Jonathan Cook dissects the investigation by the Equalities and Human Rights Commission into the U.K. Labour Party.
by Jonathan Cook
Part 9 - Boris Johnson’s Racism
It is instructive to compare the certainty with which the commission treats Bromley’s ambiguous remarks as irrefutable proof of anti-Semitism with its complete disregard for unmistakably anti-Semitic comments from Boris Johnson, the man actually running the country. That lack of concern is shared, of course, by the establishment media and Jewish leadership organisations.
The commission has repeatedly rejected parallel demands from Muslim groups for an investigation into the ruling Conservative party for well-documented examples of Islamophobia. But no one seems to be calling for an investigation of Johnson’s party for anti-Semitism.
Johnson himself has a long history of making overtly racist remarks, from calling black people “piccanninies” with “watermelon smiles” to labelling Muslim women “letterboxes.”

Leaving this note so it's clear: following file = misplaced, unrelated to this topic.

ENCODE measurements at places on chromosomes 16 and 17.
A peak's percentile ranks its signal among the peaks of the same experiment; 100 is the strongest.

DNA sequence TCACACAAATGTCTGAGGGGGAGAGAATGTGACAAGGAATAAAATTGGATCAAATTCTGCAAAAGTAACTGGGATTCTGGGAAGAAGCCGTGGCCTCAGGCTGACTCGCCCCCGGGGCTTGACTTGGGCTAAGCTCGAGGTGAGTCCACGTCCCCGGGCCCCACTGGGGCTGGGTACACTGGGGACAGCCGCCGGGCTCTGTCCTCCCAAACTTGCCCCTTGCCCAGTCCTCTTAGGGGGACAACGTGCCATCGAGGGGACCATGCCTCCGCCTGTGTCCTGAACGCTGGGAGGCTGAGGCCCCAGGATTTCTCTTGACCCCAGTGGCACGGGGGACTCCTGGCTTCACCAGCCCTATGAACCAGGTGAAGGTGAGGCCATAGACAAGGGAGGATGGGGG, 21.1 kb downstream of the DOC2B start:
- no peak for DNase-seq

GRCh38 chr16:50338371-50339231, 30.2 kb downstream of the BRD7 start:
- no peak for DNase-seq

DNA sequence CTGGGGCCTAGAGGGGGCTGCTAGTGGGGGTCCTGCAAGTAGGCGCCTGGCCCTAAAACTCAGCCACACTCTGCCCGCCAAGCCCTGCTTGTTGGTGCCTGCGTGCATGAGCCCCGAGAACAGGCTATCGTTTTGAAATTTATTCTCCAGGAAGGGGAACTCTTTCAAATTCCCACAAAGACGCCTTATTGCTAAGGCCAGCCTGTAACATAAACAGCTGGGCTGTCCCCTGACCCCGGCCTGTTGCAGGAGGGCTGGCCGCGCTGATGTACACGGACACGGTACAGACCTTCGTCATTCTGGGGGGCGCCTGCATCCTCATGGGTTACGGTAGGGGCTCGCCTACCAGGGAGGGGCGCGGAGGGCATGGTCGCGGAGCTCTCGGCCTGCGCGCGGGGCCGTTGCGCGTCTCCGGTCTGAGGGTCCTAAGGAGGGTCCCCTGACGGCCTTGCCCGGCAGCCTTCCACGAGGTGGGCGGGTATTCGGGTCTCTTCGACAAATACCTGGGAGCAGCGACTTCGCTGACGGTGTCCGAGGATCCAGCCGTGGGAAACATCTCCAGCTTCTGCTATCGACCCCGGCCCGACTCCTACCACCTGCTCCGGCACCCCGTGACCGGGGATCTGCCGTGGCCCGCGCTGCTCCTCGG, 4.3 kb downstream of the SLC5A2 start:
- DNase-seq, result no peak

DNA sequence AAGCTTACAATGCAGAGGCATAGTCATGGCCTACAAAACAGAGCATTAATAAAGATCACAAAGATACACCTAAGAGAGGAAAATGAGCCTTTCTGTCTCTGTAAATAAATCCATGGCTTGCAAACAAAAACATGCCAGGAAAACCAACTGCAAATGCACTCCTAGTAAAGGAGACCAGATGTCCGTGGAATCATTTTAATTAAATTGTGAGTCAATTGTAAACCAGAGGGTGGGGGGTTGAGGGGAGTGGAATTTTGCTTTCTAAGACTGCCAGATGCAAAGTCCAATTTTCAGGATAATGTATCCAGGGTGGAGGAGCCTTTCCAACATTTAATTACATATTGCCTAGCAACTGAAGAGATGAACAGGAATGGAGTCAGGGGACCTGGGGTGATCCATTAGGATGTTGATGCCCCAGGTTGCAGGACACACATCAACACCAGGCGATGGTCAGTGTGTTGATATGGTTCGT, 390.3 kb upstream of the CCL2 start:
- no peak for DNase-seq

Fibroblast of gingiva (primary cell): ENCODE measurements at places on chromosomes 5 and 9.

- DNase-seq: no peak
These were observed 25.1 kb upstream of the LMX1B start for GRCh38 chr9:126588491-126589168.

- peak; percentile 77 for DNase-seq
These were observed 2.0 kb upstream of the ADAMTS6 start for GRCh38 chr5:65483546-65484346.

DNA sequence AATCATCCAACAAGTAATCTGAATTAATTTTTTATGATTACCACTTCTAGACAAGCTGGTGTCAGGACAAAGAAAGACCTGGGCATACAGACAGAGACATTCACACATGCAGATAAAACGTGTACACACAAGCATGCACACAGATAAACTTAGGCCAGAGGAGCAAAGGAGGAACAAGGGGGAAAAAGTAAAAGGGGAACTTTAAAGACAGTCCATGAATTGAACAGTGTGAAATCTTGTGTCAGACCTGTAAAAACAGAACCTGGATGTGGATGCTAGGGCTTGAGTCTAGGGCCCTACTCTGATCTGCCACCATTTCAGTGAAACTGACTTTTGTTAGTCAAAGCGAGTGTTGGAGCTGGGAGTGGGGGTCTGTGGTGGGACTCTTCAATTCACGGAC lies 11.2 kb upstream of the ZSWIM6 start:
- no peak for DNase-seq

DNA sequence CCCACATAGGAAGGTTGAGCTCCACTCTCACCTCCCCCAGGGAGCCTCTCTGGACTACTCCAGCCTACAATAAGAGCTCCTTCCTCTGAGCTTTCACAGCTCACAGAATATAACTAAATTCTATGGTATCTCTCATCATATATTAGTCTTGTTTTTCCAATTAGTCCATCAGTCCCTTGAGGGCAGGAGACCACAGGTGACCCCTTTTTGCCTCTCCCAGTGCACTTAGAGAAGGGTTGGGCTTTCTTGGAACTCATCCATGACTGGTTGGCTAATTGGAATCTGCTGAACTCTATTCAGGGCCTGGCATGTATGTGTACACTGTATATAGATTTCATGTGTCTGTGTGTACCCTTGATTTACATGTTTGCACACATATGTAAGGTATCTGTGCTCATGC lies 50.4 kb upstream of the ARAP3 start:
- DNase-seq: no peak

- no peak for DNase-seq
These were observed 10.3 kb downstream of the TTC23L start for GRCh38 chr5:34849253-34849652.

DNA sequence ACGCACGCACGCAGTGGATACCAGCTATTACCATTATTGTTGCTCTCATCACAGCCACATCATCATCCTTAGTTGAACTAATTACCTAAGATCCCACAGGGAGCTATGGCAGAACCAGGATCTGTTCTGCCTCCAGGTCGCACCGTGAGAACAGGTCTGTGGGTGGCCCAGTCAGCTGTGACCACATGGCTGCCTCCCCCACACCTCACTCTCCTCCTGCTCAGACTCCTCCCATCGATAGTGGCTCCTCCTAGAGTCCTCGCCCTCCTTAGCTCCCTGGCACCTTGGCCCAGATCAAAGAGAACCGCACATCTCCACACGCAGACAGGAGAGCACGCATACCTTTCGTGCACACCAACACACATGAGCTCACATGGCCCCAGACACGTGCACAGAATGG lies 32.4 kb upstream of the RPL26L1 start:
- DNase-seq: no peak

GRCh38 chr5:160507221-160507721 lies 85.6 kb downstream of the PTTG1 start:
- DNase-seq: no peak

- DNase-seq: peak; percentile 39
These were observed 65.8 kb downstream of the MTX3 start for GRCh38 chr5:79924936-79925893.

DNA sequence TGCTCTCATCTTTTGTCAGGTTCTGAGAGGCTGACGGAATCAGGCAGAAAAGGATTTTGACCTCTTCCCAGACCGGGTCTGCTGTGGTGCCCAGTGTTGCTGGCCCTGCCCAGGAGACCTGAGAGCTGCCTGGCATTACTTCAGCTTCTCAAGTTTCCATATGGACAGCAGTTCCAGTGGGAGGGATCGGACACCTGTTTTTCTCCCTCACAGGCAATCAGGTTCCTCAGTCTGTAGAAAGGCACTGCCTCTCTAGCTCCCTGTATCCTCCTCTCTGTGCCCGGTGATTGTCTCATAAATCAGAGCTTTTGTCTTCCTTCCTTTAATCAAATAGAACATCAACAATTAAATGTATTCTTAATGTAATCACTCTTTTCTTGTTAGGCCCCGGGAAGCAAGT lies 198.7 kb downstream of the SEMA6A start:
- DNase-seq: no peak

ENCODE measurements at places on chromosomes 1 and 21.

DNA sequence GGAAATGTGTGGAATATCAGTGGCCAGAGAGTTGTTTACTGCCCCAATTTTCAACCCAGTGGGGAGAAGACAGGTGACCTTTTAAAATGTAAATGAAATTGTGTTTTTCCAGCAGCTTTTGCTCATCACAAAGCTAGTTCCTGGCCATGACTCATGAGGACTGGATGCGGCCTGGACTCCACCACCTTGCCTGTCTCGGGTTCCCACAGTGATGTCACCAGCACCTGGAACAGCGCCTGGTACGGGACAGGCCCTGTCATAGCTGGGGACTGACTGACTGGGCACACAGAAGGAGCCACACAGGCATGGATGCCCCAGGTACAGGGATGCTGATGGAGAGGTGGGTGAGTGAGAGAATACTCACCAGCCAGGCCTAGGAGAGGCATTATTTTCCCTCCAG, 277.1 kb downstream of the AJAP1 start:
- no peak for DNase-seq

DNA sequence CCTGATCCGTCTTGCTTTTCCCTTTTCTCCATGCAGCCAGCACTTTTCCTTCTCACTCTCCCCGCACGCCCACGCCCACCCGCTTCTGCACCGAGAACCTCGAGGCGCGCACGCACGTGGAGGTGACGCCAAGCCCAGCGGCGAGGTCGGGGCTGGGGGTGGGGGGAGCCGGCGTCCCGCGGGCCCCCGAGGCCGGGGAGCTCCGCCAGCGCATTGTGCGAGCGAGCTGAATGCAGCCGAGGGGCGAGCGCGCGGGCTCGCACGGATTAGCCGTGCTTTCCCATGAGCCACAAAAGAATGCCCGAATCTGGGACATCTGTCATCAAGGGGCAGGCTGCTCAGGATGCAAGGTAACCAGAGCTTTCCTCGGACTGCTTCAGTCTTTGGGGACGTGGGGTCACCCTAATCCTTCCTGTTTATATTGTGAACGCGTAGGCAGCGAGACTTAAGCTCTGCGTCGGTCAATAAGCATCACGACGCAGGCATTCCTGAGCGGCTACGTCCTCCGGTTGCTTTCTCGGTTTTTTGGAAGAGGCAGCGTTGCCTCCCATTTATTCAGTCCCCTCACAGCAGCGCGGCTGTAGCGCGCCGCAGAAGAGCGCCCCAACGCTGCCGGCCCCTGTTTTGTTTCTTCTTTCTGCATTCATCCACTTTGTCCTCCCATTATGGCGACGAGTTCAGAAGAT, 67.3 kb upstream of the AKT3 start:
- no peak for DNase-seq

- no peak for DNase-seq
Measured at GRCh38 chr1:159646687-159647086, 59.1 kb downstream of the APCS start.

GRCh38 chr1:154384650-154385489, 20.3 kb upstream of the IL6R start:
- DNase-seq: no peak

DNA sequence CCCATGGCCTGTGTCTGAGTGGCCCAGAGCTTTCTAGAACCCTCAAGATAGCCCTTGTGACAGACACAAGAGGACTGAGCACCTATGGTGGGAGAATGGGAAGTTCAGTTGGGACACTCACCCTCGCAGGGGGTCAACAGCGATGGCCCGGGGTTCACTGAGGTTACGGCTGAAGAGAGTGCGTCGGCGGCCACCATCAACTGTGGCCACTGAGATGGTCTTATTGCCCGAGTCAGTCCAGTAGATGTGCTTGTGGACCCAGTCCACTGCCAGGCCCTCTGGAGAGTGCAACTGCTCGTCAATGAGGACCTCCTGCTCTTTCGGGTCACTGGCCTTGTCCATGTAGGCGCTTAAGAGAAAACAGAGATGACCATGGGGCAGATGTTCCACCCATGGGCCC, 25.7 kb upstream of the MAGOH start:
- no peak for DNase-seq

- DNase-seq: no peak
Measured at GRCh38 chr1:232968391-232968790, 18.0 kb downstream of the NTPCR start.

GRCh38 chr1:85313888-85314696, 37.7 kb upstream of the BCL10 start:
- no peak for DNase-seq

Jews have not avoided being stigmatised either. In his novel 72 Virgins, Johnson uses his authorial voice to suggest that Jewish oligarchs run the media and are able to fixed an election result.
In a letter to The Guardian, a group of Jewish Corbyn supporters noted Johnson’s main Jewish character in the novel, Sammy Katz, was described as having a “proud nose and curly hair” and he was painted “as a malevolent, stingy, snake-like Jewish businessman who exploits immigrant workers for profit.”
Nothing in the equalities commission’s report on Labour comes even close to suggesting this level of anti-Semitism among the leadership. But then again, Johnson has never argued that anti-Semitism has been politically weaponised. And why would he? No one, from the corporate media to conservative Jewish leadership organisations, seems to be taking any serious interest in the overt racism demonstrated by either him or his party.